As a summary, I continue to be surprised by the ability of neural networks to gather statistical information and extrapolate to similar but unseen examples.

This project was developed in my laptop, without the use of any computation service to either play games or train the neural network. The game is deployed in a free tier cloud instance with no GPU support. This sort of project, would not so many years ago, require a much more significant investment in terms of both computational and human resources. This is now day to day engineering work.

Authenticated access to Kubernetes pods

When running a micro-services style application in a public cloud, one of the problems to solve is how to provide access to debug information. At Laserlike, we run our application stack on GKE. Most of the stack consists of golang Pods that run an HTTP listener that serves /debug and /metrics handlers.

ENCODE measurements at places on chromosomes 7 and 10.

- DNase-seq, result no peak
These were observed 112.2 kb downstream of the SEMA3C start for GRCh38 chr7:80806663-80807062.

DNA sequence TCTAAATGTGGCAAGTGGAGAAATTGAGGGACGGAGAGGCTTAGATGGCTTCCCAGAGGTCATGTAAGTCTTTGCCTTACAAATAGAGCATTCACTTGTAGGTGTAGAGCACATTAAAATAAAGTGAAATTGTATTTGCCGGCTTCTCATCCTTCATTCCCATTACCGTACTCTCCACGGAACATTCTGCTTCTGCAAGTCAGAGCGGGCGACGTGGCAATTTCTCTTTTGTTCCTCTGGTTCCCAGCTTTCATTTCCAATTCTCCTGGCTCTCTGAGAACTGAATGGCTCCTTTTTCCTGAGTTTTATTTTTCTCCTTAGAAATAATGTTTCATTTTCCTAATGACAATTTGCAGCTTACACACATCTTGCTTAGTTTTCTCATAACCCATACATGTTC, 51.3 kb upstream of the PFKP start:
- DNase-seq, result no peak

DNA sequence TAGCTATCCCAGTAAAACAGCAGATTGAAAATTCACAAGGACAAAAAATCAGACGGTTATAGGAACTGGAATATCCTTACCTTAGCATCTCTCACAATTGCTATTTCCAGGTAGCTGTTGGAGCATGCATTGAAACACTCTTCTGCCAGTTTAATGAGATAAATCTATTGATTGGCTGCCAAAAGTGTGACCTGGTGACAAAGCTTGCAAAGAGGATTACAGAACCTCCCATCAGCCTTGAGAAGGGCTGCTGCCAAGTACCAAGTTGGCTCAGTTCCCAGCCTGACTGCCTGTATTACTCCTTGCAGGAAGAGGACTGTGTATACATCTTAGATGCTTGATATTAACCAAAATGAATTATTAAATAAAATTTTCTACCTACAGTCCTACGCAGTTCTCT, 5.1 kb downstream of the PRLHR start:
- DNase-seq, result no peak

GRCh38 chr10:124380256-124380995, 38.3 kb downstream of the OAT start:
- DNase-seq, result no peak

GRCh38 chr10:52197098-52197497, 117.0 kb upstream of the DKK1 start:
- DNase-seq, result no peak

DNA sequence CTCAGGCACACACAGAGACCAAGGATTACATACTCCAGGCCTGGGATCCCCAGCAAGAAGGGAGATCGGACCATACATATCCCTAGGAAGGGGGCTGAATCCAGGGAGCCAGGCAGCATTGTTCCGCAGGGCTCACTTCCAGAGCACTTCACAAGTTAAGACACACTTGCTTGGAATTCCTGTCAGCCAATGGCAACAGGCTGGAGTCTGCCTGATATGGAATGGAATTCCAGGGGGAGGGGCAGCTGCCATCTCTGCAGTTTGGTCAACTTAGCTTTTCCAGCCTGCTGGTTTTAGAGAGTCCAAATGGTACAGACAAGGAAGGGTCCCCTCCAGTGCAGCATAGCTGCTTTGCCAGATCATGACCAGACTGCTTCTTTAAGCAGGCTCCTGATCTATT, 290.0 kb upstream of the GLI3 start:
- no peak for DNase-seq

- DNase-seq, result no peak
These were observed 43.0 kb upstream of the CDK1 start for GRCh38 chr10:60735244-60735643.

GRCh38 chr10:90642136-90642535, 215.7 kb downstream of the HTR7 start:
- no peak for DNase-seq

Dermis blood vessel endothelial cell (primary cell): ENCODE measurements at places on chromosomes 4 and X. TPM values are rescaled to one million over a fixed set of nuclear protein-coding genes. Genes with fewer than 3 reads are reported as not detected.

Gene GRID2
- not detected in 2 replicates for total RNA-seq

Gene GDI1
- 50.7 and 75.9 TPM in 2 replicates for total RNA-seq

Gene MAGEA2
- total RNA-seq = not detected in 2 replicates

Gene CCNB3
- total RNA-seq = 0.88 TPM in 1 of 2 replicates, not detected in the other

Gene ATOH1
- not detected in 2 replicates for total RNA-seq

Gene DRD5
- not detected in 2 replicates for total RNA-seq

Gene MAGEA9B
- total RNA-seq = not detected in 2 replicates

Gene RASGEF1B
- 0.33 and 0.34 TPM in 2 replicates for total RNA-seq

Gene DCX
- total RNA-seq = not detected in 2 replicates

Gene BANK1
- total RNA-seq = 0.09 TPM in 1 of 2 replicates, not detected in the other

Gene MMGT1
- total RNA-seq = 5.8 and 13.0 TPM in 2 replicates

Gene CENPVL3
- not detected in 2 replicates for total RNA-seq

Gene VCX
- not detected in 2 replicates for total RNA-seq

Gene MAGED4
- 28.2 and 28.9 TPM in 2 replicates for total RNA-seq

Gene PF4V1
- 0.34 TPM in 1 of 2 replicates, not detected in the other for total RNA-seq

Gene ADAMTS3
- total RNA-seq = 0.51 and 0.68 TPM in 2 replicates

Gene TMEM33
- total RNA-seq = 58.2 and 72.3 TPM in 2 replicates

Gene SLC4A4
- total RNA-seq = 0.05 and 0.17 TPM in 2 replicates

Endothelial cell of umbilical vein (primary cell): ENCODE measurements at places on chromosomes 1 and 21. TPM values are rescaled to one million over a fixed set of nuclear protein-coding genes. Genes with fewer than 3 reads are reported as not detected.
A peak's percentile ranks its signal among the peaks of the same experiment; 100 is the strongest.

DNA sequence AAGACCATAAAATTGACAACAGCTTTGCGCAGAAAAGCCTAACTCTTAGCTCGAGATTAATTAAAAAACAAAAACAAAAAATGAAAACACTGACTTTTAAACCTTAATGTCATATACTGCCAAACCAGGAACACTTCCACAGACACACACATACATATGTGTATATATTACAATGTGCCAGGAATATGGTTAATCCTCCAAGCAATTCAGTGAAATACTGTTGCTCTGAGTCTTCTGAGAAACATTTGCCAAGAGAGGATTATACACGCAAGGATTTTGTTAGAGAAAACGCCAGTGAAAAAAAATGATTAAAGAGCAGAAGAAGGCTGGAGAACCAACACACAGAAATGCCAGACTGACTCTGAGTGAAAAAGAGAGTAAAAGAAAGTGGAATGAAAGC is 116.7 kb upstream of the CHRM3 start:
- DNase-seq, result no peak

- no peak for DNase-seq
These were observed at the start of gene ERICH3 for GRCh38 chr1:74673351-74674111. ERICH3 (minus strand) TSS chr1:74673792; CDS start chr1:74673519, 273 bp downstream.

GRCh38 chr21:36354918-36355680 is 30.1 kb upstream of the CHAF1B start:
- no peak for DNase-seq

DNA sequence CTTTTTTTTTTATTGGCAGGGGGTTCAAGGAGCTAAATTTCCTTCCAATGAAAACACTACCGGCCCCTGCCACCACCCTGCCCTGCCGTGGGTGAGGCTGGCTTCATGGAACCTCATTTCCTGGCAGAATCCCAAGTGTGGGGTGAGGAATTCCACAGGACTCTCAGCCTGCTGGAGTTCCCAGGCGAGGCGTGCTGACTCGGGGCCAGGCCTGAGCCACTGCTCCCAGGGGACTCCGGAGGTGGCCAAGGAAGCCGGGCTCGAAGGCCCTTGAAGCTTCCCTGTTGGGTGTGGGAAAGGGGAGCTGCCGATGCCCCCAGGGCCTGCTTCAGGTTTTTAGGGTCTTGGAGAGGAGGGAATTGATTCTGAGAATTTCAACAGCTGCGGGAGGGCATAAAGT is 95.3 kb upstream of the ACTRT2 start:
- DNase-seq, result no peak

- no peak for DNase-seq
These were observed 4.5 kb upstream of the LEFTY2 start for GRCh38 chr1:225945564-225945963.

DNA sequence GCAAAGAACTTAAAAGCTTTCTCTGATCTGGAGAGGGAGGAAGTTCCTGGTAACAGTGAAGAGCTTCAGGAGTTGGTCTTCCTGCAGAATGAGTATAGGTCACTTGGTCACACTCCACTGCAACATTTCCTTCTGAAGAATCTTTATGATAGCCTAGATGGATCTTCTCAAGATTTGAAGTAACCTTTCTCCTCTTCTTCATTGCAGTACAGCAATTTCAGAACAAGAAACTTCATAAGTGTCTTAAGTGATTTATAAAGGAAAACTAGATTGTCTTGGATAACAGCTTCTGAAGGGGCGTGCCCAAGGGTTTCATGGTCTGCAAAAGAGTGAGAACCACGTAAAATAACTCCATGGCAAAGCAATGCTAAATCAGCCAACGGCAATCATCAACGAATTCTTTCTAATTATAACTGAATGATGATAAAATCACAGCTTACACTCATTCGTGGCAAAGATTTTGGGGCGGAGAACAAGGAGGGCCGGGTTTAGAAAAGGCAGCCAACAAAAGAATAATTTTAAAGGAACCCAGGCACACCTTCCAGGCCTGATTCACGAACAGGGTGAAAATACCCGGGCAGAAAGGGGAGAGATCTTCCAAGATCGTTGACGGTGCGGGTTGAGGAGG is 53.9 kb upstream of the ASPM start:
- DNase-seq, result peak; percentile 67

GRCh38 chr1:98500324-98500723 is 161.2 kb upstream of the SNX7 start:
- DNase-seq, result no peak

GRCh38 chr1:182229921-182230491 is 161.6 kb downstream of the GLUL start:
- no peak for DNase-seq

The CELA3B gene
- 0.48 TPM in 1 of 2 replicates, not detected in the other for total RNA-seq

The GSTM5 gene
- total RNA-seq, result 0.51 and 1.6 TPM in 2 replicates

For metrics scrapping we use prometheus; and grafana for visualization. Our grafana server is nodePort service behind a GCE Load Balancer which uses oauth2 based authentication for access. This still leaves a gap in terms of access to the pod debug information such as /debug/vars or /debug/pprof.

In order to address this gap, we created a simple HTTP proxy for kubernetes services and endpoints. We deploy this proxy behind a oauth2 authenticator which is then exposed via an external load balancer.

The service proxy uses the kubernetes client library in order to consume annotations on the service objects. For example, the following annotation, instructs the service proxy to expose the debug port of the endpoints of the specified service:

    k8s-svc-proxy.local/endpoint-port: "8080"

The landing page on the proxy then displays a set of endpoints: